“The decisions you think are the most important turn out not to matter so much after all,” he wrote, “But whether or not you mail the letter, the way you say goodbye or decide not to say it, the afternoon you cancel everything and drive out to the beach to watch the tide come in—these are to be the moments when souls are won or lost, including quite possibly your own.”
I’ve found that to be true. This too:
“By faith we are to understand if we are to understand it at all, that the madness and lostness we see all around us and within us are not the last truth about the world but only the next to the last truth.”
5) Martin Luther King, Jr., Strength to Love
King noted that he was reluctant to publish these sermons, because they were, well, sermons; that is, they were meant to be heard and not read. But I’m glad he did. For me, the book helped me to see a vision of justice that spoke to the conscience and was grounded in hope. The most important aspect of this book for me was King’s chapter on the Good Samaritan. King prompted a key insight for me there, that the priest and the Levite who passed by the beaten man on the Jericho Road might well have been motivated not by apathy but by fear. The road was dangerous, after all, and the sight of a beaten man would alert them that they could be the next victims.
King’s conclusion: “The ultimate measure of a man is not where he stands in moments of comfort and convenience but where he stands at times of challenge and controversy. The true neighbor will risk his position, his prestige, and even his life for the welfare of others.”
King also helped me, in this book, to see a Baptist conception of the church’s relationship to the state. As he put it, “The church must be reminded that it is not the master or the servant of the state but rather the conscience of the state. It must be the guide and the critic of the state and never its tool.” I was transformed by that simple truth, and have tried to live up to it ever since.
6) Walker Percy, Signposts in a Strange Land
It is hard to overstate how much this book has shaped my ministry. First of all, Percy articulated what I sensed was wrong with nominal Bible Belt Christianity. It was, he argued, not Christian at all but rather Stoic. Moreover, he centered me on the responsibility of the church to bring a Christian message to racial injustice. But this book didn’t just make the case for what was wrong. I think all the time of this sentence: “Just because Jimmy Swaggart believes in God doesn’t mean that God doesn’t exist.”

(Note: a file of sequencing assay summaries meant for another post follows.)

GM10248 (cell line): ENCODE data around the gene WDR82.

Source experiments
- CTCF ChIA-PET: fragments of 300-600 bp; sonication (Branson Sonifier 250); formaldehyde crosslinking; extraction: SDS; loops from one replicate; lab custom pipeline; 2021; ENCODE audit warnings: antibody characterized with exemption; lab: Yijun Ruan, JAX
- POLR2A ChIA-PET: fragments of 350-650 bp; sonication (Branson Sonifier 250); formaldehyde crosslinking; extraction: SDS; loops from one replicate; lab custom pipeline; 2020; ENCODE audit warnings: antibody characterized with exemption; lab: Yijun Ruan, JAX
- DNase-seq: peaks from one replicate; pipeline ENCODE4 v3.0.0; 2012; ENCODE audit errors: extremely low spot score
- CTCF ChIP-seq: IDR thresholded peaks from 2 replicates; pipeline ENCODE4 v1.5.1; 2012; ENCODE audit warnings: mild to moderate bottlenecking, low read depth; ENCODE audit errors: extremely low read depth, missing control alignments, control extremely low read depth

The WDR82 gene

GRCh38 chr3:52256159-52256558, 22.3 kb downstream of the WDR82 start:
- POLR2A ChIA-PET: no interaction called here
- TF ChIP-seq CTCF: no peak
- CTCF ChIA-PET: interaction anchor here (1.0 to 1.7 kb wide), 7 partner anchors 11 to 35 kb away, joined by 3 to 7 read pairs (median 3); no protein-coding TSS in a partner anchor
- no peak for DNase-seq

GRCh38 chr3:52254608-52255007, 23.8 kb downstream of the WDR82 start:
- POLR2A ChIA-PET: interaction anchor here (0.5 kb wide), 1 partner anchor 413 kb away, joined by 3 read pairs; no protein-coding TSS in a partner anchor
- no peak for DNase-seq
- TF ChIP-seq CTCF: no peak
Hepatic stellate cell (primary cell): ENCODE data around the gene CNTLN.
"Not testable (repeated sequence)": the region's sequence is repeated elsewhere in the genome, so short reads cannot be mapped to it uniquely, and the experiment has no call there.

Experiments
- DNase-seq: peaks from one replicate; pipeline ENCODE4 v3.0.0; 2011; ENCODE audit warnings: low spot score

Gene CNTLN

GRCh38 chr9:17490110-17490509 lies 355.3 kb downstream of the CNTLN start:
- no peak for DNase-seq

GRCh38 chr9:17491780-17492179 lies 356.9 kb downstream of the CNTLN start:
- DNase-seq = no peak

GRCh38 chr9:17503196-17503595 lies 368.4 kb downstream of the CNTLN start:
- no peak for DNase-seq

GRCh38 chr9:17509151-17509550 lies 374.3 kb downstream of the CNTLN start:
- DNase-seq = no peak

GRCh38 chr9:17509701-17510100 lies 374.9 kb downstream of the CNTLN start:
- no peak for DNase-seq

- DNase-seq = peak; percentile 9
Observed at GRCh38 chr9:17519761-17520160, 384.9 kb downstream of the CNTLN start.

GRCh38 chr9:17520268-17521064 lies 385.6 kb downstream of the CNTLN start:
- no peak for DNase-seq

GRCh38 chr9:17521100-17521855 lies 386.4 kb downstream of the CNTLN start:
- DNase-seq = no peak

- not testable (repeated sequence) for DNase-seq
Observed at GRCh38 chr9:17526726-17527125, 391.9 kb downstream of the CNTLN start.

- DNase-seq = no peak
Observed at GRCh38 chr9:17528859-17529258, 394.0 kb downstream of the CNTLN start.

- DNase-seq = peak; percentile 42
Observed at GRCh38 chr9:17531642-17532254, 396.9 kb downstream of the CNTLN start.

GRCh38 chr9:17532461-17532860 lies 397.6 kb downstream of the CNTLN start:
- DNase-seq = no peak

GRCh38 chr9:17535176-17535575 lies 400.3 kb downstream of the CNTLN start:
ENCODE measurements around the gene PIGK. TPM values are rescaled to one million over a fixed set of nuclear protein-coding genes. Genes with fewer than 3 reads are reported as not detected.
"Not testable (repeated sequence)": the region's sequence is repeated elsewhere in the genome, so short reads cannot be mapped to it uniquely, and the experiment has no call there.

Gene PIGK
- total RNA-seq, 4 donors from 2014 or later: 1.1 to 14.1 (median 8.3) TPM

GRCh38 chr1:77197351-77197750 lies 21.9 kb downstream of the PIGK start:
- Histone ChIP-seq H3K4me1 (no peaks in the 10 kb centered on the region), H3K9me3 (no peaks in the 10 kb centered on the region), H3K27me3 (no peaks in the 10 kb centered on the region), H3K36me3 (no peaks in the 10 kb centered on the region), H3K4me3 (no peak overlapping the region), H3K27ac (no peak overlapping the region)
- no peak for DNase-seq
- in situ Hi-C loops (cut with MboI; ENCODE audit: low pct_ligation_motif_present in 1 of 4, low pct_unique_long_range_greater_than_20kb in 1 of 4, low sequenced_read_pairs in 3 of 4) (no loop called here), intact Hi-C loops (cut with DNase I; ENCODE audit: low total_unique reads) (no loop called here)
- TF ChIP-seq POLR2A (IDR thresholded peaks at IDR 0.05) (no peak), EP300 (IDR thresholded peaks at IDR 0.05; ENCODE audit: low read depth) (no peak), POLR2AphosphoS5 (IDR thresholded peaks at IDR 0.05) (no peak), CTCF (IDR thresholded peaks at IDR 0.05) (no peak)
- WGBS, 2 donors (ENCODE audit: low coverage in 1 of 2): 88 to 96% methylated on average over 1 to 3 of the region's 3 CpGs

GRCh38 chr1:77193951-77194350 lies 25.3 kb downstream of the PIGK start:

But, most of all, in this book Percy taught me that the collapse of Bible Belt Christendom is not a catastrophe. “The good news is that in becoming the minority in all countries, a remnant, the Church also becomes a world church in the true sense, bound to no culture, not even to the West of the old Christendom, by no means triumphant but rather a pilgrim church witnessing to a world in travail and yet a world to which it will appear ever stranger and more outlandish.”
I think that insight, with which I immediately agreed and rejoiced, has shown up in quite literally every sermon I’ve preached, every book or article I’ve written, ever since.
7) Wendell Berry, Life Is a Miracle: An Essay Against Modern Superstition
I was first drawn to Berry’s work by his fiction, but beginning during my doctoral study years in Kentucky I devoured everything he wrote. This little book shifted my thinking, and my affections, significantly. I’m honestly surprised by that, because this book would seem to be the most distant of all Berry’s works to my life. Much of it is a jeremiad against scientific materialism, which wasn’t anything I was ever particularly tempted by or drawn toward. But two key truths in this book changed my life.
The first is the necessity of affection to understand the mystery of the world. Even scientists, he noted, do not speak of their loved ones as abstract humans. “Affection requires us to break out of the abstractions, the categories, and confront the creature itself in its life in its place.” This has moral implications because, as he put it, “people exploit what they have merely concluded to be of value, but they defend what they love,” I have hated the modern jargon of “values” ever since.
Even more important for me was his point that the modern age sees humanity—and the rest of creation—through the metaphor of machines. We speak of how people are “wired,” and of what “makes us tick.” The metaphor is revealing. For Berry, the question of the age is whether we will see people as creatures or as machines. If creatures, then we embrace the goodness of limits and the mystery of reality that can’t be reduced to biology or physics. I think he is right.